Headline News
Go Back
2015-05-21

Halting EPA's 'Waters of the US' Rule

By Judith Pannebaker BCC Editor


Science, Space and Technology Committee Chairman Lamar Smith voted last week in favor of the "Regulatory Integrity Protection Act of 2015" - HR 1732 - a bill he cosponsored that would force the Environmental Protection Agency (EPA) to withdraw its controversial "Waters of the US" rule.
If signed into law, HR 1732 would allow the EPA to propose a new rule only after the agency engages with stakeholders on the rule's impacts.
"The EPA's 'Waters of the US' rule is a massive power grab of private property. Farmers and landowners are right to be concerned," Smith said. "I'm not convinced anyone in the EPA has even been on a farm or ranch before. That mindset worries me."
He continued, "The rule is written so broadly it could allow the EPA to regulate virtually every body of water in the United States, including private and public lakes, ponds and streams."
After noting, "The EPA needs to take a step back, engage with stakeholders and be open and transparent about its intentions," Smith added, "The 'Regulatory Integrity Protection Act' will force the EPA to hit the reset button on this far-reaching rule."
More than 200 local residents recently joined Smith for a regulation roundtable discussion in Kerrville, which focused on reining in the EPA's overreach on rules like Waters of the US. At that time, Smith said, "We all want clean air and water, not the EPA overreaching and expanding its authority with unconstitutional and unprecedented regulations."
Describing the Waters of the US as an example of "over-regulation," he postulated that it could ultimately lead to federal control of ponds in backyards and other private property. "The EPA is on a regulation rampage. It needs to be reined in, but it's up to the American people to speak out," Smith said. "If the voice of the people is loud enough, it will stop anything."
As an example, Smith cited a February decision by administrators with the Bureau of Alcohol, Tobacco, Firearms and Explosives (ATF) to reverse their attempts to ban the 5.56 M855 "green tip" ammo used by AR-15 owners.
The ATF announced to the public via Twitter, "You spoke, we listened." Reportedly the "vast majority" of over 80,000 people who had written to the agency were "critical" of the ban.
Roundtable panelist Gordon Sauer, vice chairman of the Tax and Legislation Committee of the Texas and Southwestern Cattle Raisers Association - as well as a private property rights advocate - noted that in 1972 the Clean Water Act gave the EPA authority over all the navigable waters in the United States. "All other regulating was left to the individual states. Now 'navigable waters' has been redefined to include ponds, streams and ditches. The federal government wants to control every drop of surface water in the country."
In addition to the Regulatory Integrity Protection Act, another piece of legislation to rein in the EPA would be the "Secret Science Reform Act of 2015" - HR 1030 - which would prohibit the EPA from "proposing, finalizing or disseminating regulations or assessments based upon science that is not transparent or reproducible." Sponsored by Smith, this resolution passed in the House on March 18, and goes to the Senate next for consideration.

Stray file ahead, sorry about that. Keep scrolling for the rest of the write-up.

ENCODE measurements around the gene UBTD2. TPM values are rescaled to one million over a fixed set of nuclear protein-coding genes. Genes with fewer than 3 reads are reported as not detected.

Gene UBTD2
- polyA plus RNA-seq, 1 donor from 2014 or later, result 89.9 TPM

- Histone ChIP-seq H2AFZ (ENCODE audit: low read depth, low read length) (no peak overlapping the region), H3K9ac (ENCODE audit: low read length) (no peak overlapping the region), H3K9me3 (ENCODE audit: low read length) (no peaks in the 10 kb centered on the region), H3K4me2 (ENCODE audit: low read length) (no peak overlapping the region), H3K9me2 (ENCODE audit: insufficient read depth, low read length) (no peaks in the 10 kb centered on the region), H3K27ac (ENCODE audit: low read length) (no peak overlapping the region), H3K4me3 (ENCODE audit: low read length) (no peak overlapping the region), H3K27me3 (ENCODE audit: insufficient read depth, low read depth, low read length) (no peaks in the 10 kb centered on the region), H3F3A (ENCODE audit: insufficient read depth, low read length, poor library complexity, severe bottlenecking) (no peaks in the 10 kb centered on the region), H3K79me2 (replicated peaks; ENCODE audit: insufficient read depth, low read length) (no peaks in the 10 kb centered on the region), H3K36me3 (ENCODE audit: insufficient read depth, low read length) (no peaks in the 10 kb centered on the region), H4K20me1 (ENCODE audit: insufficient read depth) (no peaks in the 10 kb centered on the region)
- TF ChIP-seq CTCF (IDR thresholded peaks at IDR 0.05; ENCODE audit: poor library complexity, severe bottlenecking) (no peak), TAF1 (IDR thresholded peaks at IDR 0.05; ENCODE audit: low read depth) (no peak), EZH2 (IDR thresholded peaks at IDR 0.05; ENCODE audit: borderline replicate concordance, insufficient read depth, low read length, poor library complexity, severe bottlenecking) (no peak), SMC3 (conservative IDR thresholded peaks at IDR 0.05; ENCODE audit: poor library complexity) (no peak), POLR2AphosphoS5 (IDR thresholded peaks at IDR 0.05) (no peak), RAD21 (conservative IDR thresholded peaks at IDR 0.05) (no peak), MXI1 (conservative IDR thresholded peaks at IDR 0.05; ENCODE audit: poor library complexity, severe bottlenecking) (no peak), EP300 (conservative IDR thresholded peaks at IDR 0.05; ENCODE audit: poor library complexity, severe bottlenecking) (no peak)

Smith has sent several letters to EPA Administrator Gina McCarthy questioning the agency's rushed process and lack of transparency in pushing the unpopular Waters of the US rule on the American people.
Last summer, Smith's Science Committee investigated the EPA's creation of detailed maps showing waters and wetlands for all 50 states. The maps, which were created in 2013 shortly after EPA proposed its Waters of the US rule, had never been made public.
Although the EPA has claimed the maps have not yet been used to regulate, they failed to explain why the agency used taxpayer money to create them in the first place. Serious questions remain regarding the EPA's underlying motivations for creating such highly detailed maps, Smith said.
When an EPA representative appeared before the Science, Space, and Technology Committee, Smith asked him if it were true that 95 percent of the land west of the Mississippi River would fall under EPA jurisdiction. "No, you're wrong," the man replied, "Only 90 percent would." It was during this hearing that the existence of the comprehensive maps of the entire United States came to light, according to Smith.
Another wrinkle has surfaced in Smith's continued scrutiny of the EPA. Last week, he contacted the EPA, the Department of Energy (DOE) and a former EPA employee, Michael Goo, demanding documents related to the use of private email and text messages to avoid federal transparency requirements. One email obtained by the Science Committee sent from the Sierra Club to Goo's private email account stated: "[a]ttached is a memo I didn't want to send in public."
Referencing the email, Smith said, "For two years, [Goo's] communications with the Sierra Club and other outside groups were hidden from Congressional inquiries and Freedom of Information Act (FOIA) requests - potentially violating the Federal Records Act."
Additionally, news reports have also highlighted Goo's efforts to skirt transparency by arranging meetings "at the Starbucks in the JW Marriott hotel on Pennsylvania Avenue, close to the EPA." Off-premises meetings prevents participants from signing in at the EPA building and creating public records.
Smith gave the agencies and Goo until May 21 to respond to his queries.
Meanwhile, HR 1732 was approved by a House vote of 261 to 155. A bipartisan group of senators introduced similar legislation last month that would force the EPA to rewrite the rule by the end of next year.
Examples of the controversial EPA maps are available at http://science.house.gov/epa-maps-state-2013#overlay-context.